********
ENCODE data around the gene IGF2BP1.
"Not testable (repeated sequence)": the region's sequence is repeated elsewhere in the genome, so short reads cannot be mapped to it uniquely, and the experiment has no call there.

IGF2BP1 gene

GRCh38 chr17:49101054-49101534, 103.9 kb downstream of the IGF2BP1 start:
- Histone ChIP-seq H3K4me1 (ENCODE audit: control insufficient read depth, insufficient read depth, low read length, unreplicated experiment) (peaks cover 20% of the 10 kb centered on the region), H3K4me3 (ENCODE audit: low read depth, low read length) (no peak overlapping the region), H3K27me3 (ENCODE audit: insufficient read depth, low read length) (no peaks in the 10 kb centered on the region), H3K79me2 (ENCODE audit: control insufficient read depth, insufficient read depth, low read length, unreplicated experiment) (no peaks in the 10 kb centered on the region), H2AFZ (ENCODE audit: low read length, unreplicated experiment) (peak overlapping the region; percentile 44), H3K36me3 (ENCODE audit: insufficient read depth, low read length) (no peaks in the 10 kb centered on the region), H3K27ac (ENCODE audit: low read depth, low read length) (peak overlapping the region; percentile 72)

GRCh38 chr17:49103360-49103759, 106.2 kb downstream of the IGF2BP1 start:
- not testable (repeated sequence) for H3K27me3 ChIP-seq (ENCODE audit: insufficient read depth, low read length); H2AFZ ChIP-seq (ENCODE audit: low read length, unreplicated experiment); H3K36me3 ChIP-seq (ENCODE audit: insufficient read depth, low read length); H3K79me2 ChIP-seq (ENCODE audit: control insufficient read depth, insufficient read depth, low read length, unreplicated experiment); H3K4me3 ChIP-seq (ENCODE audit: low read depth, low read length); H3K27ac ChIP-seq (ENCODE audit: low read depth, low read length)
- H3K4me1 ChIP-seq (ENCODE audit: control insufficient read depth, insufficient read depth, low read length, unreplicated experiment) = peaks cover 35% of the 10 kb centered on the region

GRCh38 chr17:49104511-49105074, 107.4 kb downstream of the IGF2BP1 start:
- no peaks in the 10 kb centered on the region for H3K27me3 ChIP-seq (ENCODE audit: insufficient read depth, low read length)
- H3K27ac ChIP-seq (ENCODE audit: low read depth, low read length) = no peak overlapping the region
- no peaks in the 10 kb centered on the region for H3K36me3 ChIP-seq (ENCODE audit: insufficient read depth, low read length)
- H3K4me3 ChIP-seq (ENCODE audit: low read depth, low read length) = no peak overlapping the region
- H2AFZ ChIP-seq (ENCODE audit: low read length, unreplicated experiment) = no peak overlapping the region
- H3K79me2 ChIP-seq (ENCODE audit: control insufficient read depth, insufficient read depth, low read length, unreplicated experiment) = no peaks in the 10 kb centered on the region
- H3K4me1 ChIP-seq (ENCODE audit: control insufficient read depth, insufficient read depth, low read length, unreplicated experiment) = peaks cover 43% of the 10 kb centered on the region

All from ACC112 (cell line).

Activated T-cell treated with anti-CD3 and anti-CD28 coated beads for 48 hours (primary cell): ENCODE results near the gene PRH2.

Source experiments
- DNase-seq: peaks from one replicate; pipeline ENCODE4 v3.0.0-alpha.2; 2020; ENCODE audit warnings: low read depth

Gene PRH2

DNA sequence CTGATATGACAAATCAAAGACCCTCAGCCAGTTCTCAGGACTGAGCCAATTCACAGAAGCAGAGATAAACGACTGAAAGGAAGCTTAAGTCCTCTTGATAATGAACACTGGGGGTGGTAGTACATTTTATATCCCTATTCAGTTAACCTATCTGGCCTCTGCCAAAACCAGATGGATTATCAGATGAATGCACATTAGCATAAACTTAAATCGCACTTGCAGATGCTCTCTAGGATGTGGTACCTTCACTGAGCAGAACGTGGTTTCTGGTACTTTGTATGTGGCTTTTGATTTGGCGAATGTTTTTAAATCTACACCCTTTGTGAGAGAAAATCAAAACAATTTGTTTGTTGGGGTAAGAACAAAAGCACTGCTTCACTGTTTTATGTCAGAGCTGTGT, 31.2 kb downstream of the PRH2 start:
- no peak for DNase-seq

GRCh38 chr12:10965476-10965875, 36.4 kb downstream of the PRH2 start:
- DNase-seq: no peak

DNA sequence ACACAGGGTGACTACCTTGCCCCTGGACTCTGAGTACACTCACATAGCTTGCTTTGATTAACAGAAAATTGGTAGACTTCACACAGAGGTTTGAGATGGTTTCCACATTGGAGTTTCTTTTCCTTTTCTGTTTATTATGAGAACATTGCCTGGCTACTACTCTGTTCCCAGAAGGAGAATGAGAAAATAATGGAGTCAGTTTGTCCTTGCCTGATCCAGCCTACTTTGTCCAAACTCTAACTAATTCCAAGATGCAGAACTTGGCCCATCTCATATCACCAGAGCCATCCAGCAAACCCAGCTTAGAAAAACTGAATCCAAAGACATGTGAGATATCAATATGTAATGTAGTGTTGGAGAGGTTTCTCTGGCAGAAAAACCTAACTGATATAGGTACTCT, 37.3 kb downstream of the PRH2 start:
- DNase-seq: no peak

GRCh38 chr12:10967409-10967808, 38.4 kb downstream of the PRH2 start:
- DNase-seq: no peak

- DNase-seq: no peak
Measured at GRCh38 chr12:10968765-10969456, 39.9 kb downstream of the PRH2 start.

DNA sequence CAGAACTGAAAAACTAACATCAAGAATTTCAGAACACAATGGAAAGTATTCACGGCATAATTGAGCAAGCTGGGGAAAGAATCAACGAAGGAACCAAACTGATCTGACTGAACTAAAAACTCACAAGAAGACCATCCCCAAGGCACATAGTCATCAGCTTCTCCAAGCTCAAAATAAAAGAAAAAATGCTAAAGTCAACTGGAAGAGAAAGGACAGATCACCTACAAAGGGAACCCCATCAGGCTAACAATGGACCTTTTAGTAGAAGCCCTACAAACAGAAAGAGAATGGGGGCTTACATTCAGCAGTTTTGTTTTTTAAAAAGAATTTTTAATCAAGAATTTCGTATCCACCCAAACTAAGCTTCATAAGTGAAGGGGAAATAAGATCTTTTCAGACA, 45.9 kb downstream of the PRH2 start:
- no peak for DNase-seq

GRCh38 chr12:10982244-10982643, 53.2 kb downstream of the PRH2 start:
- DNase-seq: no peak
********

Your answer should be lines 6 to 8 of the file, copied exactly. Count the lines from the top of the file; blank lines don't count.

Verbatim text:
GRCh38 chr17:49103360-49103759, 106.2 kb downstream of the IGF2BP1 start:
- not testable (repeated sequence) for H3K27me3 ChIP-seq (ENCODE audit: insufficient read depth, low read length); H2AFZ ChIP-seq (ENCODE audit: low read length, unreplicated experiment); H3K36me3 ChIP-seq (ENCODE audit: insufficient read depth, low read length); H3K79me2 ChIP-seq (ENCODE audit: control insufficient read depth, insufficient read depth, low read length, unreplicated experiment); H3K4me3 ChIP-seq (ENCODE audit: low read depth, low read length); H3K27ac ChIP-seq (ENCODE audit: low read depth, low read length)
- H3K4me1 ChIP-seq (ENCODE audit: control insufficient read depth, insufficient read depth, low read length, unreplicated experiment) = peaks cover 35% of the 10 kb centered on the region